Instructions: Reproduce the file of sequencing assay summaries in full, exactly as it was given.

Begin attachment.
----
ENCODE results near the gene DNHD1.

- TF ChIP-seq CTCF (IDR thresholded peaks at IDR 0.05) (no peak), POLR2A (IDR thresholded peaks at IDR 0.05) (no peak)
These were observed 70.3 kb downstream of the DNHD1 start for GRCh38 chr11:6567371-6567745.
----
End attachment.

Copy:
ENCODE results near the gene DNHD1.

- TF ChIP-seq CTCF (IDR thresholded peaks at IDR 0.05) (no peak), POLR2A (IDR thresholded peaks at IDR 0.05) (no peak)
These were observed 70.3 kb downstream of the DNHD1 start for GRCh38 chr11:6567371-6567745.